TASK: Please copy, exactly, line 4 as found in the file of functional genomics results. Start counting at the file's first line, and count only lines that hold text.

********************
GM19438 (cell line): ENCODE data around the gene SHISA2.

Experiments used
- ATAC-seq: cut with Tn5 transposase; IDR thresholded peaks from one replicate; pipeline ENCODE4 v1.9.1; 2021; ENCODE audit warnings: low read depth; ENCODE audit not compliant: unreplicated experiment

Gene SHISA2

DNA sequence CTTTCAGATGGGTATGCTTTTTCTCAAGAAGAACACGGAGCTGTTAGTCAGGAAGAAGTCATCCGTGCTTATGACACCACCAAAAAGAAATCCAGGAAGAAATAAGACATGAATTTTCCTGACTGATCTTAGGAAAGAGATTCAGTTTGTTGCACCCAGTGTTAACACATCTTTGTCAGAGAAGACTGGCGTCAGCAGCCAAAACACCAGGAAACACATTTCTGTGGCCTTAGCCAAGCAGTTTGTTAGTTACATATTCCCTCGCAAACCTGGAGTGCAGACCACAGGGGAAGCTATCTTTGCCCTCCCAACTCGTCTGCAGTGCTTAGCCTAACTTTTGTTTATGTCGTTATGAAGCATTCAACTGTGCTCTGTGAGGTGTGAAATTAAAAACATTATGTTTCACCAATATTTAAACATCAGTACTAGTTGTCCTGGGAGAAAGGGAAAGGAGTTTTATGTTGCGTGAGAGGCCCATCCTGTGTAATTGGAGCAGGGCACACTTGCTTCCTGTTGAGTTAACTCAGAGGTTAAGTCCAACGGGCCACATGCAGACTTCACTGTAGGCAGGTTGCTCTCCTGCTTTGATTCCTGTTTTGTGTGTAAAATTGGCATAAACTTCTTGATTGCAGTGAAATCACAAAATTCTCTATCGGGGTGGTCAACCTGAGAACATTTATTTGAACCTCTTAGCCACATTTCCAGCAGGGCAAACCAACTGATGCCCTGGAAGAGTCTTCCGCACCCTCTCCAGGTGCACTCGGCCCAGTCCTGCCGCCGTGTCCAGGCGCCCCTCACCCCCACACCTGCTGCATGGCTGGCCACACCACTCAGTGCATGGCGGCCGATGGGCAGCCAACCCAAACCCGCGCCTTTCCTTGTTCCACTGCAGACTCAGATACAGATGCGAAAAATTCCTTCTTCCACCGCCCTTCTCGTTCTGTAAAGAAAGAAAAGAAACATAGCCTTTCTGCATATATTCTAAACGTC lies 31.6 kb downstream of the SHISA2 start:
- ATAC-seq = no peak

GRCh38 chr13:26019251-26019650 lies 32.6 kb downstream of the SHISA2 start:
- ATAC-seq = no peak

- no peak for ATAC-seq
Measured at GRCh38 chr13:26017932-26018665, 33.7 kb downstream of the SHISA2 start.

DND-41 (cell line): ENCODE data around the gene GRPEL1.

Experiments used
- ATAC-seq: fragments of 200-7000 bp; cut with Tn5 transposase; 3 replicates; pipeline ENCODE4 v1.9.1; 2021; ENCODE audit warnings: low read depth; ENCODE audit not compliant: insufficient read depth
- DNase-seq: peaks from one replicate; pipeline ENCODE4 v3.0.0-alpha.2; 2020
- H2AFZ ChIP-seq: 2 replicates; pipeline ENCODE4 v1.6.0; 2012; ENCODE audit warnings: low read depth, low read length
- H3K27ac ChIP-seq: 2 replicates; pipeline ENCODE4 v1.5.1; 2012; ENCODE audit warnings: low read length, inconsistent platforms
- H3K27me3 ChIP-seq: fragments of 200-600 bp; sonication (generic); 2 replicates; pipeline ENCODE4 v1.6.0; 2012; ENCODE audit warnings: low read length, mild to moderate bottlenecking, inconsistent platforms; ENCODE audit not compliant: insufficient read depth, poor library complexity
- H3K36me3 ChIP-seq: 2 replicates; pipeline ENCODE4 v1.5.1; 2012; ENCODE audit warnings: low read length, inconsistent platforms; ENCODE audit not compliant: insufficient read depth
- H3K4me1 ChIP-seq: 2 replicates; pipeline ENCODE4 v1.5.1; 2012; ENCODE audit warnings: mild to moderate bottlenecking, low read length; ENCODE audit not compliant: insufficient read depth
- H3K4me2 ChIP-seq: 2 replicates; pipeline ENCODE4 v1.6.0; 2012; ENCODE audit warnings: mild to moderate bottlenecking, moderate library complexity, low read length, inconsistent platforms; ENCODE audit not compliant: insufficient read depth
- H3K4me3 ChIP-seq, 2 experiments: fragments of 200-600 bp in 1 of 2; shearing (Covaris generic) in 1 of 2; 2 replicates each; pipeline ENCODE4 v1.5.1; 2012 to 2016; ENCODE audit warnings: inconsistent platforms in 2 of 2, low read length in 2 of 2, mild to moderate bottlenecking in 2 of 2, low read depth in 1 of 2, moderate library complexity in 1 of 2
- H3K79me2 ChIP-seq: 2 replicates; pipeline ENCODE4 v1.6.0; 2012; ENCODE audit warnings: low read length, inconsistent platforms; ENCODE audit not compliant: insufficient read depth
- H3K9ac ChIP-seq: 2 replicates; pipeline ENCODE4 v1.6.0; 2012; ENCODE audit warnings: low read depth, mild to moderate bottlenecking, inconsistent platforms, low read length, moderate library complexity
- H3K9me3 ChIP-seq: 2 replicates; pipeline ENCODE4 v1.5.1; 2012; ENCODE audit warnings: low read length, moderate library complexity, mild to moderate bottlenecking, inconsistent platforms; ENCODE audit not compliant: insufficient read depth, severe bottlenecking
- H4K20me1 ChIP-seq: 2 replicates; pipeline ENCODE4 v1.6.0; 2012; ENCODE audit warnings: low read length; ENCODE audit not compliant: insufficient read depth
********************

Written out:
Gene SHISA2